JetBlue Hits Air Pocket after CFO Quits

The carrier’s stock plummets to a new low as Ed Barnes follows former CEO David Neeleman out the door.
Stephen TaubNovember 12, 2007

JetBlue Airways investors apparently were spooked when John Harvey resigned as CFO on Thursday. The next day, the airline’s stock price dropped 9 percent to an all-time-low $7.04, down about 80 percent from its high several years ago.

Harvey left to pursue other professional interests, the company said in a statement. Ed Barnes, senior vice president of finance and principal accounting officer, was named interim CFO.

Barnes has been with JetBlue since 2006 and was appointed to his senior vice president on October 1. He previously worked for two other airlines, Southwest and America West.

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Harvey is the second top executive to leave the reeling airline in less than a year. Last winter, founder David Neeleman resigned as CEO after outraged customers suffered nearly 1,700 flight cancellations as a result of two storms.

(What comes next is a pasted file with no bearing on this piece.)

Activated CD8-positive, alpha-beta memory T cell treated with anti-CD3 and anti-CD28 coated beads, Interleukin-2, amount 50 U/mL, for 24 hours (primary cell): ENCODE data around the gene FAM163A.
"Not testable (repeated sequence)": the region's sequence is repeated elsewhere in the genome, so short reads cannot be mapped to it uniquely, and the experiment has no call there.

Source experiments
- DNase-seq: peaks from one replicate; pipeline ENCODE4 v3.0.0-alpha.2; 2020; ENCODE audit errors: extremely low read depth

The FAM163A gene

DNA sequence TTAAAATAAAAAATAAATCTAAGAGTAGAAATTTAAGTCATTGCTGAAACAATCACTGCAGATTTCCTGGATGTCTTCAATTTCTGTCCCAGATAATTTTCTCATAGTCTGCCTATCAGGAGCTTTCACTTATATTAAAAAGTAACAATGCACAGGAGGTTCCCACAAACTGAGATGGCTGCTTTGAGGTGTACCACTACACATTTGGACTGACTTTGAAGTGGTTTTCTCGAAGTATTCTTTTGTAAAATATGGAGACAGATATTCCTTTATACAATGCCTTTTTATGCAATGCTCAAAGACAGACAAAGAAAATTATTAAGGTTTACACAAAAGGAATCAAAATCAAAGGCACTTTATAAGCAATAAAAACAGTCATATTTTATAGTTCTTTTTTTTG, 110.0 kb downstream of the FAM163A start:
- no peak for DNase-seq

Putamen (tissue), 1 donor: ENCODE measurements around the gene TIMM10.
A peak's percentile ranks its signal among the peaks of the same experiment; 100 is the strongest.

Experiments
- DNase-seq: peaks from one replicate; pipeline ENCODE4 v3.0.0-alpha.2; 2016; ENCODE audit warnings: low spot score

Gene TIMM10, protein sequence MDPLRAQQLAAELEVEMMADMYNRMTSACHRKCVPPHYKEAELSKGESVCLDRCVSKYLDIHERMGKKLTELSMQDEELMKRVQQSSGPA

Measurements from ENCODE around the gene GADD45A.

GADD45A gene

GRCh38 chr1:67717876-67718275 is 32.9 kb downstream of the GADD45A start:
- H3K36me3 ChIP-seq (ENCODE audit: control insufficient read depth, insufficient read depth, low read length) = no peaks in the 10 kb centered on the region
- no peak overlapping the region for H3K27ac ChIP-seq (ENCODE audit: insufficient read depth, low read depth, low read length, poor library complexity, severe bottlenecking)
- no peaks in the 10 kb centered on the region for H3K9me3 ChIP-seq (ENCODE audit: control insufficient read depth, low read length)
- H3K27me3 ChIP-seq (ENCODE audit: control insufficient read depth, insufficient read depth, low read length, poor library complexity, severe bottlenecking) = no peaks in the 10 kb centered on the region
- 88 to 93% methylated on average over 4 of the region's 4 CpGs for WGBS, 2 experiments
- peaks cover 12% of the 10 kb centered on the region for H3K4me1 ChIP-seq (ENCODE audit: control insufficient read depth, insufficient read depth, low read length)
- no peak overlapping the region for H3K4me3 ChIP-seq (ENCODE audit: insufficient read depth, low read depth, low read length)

Harvey’s departure, however, took Wall Street by surprise. Morgan Stanley airline analyst William Greene called the news unexpected and negative for the company’s stock, according to the Associated Press.

And David McKenzie of Credit Suisse called Harvey’s departure a “messy” event for JetBlue, the AP reported. “Two sudden, sequential management changes (ill-timed at that given a turbulent macroeconomic backdrop) this year raises questions of leadership stability at JetBlue,” he told the wire service.